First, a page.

Chi Phat

After Phnom Penh, I caught a bus to Andoung Tuek in the Cardamon Mountains, where I then boarded a long tail boat for a 2 hour journey to Chi Phat, a community-based eco-tourism project based in a tiny village in beautiful surroundings which was established to provide alternative livelihoods to poaching and tree felling to the local communities. I shared a boat with Joni and Louisa, from Wigan and Bolton respectively. A lovely couple that I have seen a lot of since. It was so refreshing to hear their broad northern accents – made me feel at home, even though I am not from the north myself.

The boat trip was spectacularly beautiful – we heard birds singing, saw them flying by, and saw barely another person the whole 2 hour trip. The only movement in the water was from the motor of our own boat.


When we got to Chi Phat, I managed to bag a bamboo hut in the eco-lodge – basically a collection of small huts on an island in the middle of the lake. It was definitely ‘back to nature’ and sleeping under the mosquito net that night I felt all Meryl Streep Óut of Africa’.


The following day I took a boat trip with Joni and Louise and another couple – we left at 6.30am and spent our day being navigated along the river first in a motor boat and then in a paddle boat. We stopped for our packed breakfast…


…and on the way back I had the chance to swim in a river – very happy indeed


Later that day, I sat on my veranda playing guitar and a couple of local girls came to ask if they could sit and listen to me play and sing. Of course, I obliged, and tried to teach one of them a couple of chords, too. Through broken English and non-existent Cambodian, we managed to make ourselves understood. One was 21 the other 22. Both had left school at 12, and one couldnt read but told me that her boyfriend could. They were both lovely, full of life and giggles. You always wonder how life might be different for people but for the lottery of birth place.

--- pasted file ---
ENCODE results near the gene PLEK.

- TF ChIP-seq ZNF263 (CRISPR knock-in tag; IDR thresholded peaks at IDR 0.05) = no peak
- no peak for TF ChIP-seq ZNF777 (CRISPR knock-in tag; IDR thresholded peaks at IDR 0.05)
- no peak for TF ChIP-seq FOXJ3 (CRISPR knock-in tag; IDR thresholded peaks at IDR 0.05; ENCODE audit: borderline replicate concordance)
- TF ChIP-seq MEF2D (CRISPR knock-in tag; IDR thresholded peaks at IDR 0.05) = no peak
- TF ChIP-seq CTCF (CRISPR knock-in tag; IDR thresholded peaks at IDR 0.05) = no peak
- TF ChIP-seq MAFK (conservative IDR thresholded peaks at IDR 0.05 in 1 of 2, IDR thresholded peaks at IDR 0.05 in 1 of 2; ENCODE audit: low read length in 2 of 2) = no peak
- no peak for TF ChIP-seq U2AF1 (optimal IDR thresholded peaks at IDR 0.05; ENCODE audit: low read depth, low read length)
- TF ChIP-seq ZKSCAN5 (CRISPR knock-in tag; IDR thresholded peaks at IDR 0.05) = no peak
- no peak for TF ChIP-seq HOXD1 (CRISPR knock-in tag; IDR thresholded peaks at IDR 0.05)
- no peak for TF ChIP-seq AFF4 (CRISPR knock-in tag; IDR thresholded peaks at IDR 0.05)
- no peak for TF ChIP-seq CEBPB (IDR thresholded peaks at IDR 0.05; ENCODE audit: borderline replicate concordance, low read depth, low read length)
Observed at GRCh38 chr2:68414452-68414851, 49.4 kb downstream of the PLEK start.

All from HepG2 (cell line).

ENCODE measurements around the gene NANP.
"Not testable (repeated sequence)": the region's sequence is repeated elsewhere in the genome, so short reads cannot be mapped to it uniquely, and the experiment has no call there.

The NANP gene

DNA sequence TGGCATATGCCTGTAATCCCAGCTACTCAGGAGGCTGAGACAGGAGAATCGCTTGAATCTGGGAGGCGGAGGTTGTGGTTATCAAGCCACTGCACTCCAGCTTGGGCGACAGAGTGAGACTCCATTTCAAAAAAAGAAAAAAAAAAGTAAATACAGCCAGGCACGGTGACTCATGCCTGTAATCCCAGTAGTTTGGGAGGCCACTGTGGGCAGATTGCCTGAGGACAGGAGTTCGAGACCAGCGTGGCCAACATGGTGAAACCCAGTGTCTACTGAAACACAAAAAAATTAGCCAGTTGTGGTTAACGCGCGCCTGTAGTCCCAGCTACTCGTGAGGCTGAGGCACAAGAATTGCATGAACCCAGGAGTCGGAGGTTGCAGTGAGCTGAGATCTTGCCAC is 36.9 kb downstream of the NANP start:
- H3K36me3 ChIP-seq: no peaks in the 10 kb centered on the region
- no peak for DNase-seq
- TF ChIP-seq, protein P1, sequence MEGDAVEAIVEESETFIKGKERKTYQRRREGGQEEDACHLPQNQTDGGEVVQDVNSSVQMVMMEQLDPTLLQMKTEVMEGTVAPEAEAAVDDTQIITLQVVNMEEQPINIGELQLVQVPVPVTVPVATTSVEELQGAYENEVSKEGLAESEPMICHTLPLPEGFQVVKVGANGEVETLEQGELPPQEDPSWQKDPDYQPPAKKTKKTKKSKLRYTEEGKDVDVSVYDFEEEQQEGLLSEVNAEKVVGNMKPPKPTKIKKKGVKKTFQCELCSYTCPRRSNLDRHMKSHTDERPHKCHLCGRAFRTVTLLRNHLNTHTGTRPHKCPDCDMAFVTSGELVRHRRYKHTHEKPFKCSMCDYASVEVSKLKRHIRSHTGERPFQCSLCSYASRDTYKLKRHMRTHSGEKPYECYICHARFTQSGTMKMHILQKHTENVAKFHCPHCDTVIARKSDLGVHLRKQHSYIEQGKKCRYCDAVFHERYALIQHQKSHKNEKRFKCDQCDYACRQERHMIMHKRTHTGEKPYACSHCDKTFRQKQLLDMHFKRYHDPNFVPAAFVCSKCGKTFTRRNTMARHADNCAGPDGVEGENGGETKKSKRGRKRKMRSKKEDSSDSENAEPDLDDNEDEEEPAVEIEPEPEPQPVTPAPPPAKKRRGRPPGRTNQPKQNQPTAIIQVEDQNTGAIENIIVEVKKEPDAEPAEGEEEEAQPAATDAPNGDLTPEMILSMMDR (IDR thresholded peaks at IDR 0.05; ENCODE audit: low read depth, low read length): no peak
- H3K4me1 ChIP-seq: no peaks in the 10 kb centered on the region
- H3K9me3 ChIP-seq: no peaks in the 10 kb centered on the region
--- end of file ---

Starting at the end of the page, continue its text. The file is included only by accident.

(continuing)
A wierd coincidence happened on the boat. One of the guys was reading a book and, having done a spot of over shoulder snooping I thought it might be a book my someone I know. Sure enough, it was Cloud Mountain by Tom Hart-Dyke, who was kidnapped in Colombia in 2000 and whose mother used to be a trustee of Hostage UK. If that weren’t coincidence enough I had met another guy in Yangon who had recently read the same book. The guy in Chi Phat was blown away – he said he’d never met anyone who knew a published author before – and I promised to pass on his high praise for the book to Tom. Small world.

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